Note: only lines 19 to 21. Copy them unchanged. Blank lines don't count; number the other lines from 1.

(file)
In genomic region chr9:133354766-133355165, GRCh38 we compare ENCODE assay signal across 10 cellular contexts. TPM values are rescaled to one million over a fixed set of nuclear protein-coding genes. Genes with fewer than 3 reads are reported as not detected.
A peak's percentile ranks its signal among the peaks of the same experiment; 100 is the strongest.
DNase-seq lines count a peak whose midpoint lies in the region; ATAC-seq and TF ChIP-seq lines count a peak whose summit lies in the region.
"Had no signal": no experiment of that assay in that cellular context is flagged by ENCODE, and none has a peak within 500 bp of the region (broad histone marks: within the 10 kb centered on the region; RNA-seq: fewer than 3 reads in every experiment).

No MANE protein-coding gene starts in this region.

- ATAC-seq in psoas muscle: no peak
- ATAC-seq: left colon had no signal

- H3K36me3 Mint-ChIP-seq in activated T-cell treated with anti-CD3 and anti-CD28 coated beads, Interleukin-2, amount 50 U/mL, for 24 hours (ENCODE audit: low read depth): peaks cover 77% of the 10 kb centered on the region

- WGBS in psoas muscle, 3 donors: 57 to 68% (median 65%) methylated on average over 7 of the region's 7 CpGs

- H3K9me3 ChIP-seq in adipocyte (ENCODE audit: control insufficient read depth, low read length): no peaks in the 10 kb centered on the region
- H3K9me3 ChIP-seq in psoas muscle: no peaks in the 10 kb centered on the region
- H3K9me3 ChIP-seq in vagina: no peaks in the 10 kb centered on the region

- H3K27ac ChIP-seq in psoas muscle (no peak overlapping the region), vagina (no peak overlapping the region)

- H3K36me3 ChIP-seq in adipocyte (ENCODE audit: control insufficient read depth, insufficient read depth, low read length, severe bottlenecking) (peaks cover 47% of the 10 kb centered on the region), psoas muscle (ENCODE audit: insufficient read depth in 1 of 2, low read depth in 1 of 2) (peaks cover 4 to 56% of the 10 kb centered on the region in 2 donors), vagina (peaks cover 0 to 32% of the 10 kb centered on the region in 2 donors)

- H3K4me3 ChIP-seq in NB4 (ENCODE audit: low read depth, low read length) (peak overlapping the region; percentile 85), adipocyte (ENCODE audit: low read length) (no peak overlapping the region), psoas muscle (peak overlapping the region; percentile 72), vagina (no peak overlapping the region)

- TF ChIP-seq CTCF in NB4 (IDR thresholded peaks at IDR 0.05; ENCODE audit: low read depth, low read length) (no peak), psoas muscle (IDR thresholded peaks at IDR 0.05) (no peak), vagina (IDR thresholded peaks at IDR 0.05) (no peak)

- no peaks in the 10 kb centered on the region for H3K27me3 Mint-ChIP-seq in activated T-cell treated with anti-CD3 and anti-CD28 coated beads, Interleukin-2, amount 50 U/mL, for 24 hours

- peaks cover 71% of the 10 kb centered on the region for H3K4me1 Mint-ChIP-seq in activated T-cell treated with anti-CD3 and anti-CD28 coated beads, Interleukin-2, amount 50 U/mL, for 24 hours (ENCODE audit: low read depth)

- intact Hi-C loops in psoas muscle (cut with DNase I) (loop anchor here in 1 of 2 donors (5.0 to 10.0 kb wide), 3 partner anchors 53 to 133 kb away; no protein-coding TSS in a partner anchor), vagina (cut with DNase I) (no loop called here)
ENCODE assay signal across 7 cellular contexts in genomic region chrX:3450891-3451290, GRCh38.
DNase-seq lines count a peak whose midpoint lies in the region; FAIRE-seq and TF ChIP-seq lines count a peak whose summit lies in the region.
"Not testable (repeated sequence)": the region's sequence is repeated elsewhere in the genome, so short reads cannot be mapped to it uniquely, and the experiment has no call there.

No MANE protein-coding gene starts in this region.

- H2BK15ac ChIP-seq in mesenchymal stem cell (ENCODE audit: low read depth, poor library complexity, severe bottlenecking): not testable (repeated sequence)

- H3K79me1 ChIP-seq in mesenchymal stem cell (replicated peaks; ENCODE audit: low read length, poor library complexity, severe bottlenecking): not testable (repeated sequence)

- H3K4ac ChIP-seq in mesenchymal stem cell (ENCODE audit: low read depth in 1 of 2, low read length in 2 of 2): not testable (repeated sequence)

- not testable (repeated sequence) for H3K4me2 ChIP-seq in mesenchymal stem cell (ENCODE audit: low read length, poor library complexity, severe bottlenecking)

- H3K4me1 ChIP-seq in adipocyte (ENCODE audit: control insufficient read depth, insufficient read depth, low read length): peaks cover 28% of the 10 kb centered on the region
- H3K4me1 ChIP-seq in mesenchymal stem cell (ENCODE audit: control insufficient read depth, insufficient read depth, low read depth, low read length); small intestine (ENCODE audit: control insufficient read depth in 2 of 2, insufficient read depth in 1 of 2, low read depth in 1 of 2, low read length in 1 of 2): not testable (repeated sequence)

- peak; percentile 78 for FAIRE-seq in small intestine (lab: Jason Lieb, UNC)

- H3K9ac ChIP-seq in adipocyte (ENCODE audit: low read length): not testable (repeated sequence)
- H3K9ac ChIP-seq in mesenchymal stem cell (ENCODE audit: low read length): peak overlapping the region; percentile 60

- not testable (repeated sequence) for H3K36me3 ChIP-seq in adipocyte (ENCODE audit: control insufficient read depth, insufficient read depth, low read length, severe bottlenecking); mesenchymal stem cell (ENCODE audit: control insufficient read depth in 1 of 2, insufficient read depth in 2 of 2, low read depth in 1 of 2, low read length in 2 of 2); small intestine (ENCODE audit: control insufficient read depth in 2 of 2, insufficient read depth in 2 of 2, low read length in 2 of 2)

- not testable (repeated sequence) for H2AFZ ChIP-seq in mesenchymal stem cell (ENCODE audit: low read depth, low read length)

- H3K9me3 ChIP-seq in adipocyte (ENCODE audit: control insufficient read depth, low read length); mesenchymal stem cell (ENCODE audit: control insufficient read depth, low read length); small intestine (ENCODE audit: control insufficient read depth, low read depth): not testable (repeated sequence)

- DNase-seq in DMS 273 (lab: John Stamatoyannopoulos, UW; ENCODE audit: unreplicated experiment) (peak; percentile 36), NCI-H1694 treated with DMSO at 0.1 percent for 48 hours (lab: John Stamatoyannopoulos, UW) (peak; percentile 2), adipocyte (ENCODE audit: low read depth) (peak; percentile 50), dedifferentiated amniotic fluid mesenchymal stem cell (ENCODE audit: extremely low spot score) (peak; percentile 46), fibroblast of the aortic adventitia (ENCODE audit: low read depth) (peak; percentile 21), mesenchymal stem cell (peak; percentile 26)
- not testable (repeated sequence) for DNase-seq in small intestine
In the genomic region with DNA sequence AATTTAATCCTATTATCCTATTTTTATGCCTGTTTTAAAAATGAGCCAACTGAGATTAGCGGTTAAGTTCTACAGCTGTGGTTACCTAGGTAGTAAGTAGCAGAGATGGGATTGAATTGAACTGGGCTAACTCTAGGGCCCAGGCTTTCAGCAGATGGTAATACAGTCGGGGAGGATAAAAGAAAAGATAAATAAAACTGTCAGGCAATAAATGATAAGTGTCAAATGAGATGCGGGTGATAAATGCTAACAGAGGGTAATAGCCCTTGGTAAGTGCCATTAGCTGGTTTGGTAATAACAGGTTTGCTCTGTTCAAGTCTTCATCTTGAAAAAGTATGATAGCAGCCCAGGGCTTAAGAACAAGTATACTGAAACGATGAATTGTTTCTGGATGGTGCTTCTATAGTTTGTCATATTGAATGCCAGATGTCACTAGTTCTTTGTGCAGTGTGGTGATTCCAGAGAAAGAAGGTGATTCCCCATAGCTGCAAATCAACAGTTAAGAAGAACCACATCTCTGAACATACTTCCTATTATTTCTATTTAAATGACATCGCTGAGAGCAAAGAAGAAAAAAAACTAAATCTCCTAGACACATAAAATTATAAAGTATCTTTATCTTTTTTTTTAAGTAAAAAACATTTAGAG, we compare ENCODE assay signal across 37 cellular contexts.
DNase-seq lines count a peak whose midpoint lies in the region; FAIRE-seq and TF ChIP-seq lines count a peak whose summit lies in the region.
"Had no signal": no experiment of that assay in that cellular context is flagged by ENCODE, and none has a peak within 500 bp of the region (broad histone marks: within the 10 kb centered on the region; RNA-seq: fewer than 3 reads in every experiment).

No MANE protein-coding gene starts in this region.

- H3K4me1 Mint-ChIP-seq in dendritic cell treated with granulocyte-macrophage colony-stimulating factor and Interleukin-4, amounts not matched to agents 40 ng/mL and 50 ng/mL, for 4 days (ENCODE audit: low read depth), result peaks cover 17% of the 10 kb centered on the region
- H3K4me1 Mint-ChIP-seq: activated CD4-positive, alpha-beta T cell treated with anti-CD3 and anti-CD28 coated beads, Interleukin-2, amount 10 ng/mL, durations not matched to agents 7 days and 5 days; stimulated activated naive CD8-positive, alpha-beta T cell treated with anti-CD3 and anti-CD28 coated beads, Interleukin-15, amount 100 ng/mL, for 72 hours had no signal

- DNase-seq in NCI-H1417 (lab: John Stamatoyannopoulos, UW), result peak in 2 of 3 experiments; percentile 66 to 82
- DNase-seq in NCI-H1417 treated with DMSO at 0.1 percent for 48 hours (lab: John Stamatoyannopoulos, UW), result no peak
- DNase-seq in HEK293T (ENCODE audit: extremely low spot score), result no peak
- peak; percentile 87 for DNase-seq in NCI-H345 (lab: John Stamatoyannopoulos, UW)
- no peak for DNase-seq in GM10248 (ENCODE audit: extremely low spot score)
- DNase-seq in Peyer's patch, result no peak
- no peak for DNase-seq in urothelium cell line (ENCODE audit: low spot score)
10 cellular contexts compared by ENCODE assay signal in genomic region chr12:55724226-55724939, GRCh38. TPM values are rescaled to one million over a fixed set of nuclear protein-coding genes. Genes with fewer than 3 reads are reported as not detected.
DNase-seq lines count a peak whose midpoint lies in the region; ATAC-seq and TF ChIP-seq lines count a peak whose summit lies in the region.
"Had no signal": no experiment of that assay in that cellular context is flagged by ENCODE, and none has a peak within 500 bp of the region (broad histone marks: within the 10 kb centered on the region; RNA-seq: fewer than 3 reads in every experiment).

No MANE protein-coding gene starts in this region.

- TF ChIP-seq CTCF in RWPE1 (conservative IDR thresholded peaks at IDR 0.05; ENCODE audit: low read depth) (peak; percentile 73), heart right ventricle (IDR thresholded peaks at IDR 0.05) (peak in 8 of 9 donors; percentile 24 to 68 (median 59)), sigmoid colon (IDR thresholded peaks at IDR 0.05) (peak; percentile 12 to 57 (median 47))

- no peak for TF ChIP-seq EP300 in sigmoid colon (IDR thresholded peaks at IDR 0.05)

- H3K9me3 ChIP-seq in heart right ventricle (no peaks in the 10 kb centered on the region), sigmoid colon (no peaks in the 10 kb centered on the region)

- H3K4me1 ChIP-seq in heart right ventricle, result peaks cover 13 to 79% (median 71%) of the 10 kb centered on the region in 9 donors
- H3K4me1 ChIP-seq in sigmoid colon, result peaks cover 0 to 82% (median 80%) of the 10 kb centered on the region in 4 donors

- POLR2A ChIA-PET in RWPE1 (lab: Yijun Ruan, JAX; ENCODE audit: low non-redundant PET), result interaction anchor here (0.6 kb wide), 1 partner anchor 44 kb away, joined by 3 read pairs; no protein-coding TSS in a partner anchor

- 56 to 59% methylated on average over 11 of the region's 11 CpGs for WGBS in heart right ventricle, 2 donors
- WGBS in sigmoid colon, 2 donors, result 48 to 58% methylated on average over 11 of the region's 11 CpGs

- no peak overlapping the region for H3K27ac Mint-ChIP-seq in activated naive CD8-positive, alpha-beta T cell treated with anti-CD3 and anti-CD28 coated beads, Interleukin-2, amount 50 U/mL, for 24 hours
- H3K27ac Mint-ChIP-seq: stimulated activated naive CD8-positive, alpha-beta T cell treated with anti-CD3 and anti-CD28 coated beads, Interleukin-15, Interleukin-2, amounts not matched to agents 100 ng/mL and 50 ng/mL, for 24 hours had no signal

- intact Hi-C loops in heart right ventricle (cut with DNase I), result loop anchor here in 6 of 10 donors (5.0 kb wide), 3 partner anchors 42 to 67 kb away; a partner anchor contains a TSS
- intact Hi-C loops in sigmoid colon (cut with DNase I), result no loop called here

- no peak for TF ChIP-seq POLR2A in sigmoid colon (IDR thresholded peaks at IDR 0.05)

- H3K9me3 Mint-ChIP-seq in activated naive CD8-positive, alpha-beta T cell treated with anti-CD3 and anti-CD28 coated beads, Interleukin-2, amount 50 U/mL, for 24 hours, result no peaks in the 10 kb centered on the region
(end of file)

- intact Hi-C loops in psoas muscle (cut with DNase I) (loop anchor here in 1 of 2 donors (5.0 to 10.0 kb wide), 3 partner anchors 53 to 133 kb away; no protein-coding TSS in a partner anchor), vagina (cut with DNase I) (no loop called here)
ENCODE assay signal across 7 cellular contexts in genomic region chrX:3450891-3451290, GRCh38.
DNase-seq lines count a peak whose midpoint lies in the region; FAIRE-seq and TF ChIP-seq lines count a peak whose summit lies in the region.